Can a lobster ever truly have any emotions? What about a beetle? Or a sophisticated computer? The only way to resolve these questions conclusively would be to engage in serious scientific inquiry—but even before studying the scientific literature, many people have pretty clear intuitions about what the answers are going to be. A person might just look at a computer and feel certain that it couldn’t possibly be feeling pleasure, pain or anything at all. That’s why we don’t mind throwing a broken computer in the trash. Likewise, most people don’t worry too much about a lobster feeling angst about its impending doom when they put one into a pot of boiling water. In the jargon of philosophy, these intuitions we have about whether a creature or thing is capable of feelings or subjective experiences—such as the experience of seeing red or tasting a peach—are called “intuitions about phenomenal consciousness.”
The study of consciousness (see here and here) has long played a crucial role in the discipline of philosophy, where facts about such intuitions form the basis for some complex and influential philosophical arguments. But, traditionally, the study of these intuitions has employed a somewhat peculiar method. Philosophers did not actually go ask people what intuitions they had. Instead, each philosopher would simply think the matter over for him- or herself and then write something like: “In a case such as this, it would surely be intuitive to say…”
The new field of experimental philosophy introduces a novel twist on this traditional approach. Experimental philosophers continue the search to understand people’s ordinary intuitions, but they do so using the methods of contemporary cognitive science (see also here and here)—experimental studies, statistical analyses, cognitive models, and so forth. Just in the past year or so, a number of researchers have been applying this new approach to the study of intuitions about consciousness. By studying how people think about three different types of abstract entities—a corporation, a robot and a God—we can better understand how people think about the mind.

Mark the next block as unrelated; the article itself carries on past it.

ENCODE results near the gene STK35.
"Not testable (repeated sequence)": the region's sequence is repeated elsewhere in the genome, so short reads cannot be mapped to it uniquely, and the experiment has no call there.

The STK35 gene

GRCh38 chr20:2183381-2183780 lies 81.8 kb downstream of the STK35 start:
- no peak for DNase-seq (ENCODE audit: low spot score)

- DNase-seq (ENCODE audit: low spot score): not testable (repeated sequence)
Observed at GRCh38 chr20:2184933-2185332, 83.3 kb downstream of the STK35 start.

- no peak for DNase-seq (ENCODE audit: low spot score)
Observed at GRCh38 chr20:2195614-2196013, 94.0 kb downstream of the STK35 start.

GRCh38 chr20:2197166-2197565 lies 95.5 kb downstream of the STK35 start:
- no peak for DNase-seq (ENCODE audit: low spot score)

The Mental Bottom Line on Corporations
In one recent study, experimental philosophers Jesse Prinz of the University of North Carolina-Chapel Hill and I looked at intuitions about the application of psychological concepts to organizations composed of whole groups of people. To take one example, consider Microsoft Corporation. One might say that Microsoft “intends to adopt a new sales strategy” or that it “believes Google is one of its main competitors.” In sentences such as these, people seem to be taking certain psychological concepts and applying them to a whole corporation.
But which psychological concepts are people willing to use in this way? The study revealed an interesting asymmetry. Subjects were happy to apply concepts that did not attribute any feeling or experience. For example, they indicated that it would be acceptable to use sentences such as:
• Acme Corporation believes that its profit margin will soon increase.
• Acme Corporation intends to release a new product this January.
• Acme Corporation wants to change its corporate image.
But they balked at all of the sentences that attributed feelings or subjective experiences to corporations:
• Acme Corporation is now experiencing great joy.
• Acme Corporation is getting depressed.
• Acme Corporation is experiencing a sudden urge to pursue Internet advertising.
These results seem to indicate that people are willing to apply some psychological concepts to corporations but that they are not willing to suppose that corporations might be capable of phenomenal consciousness.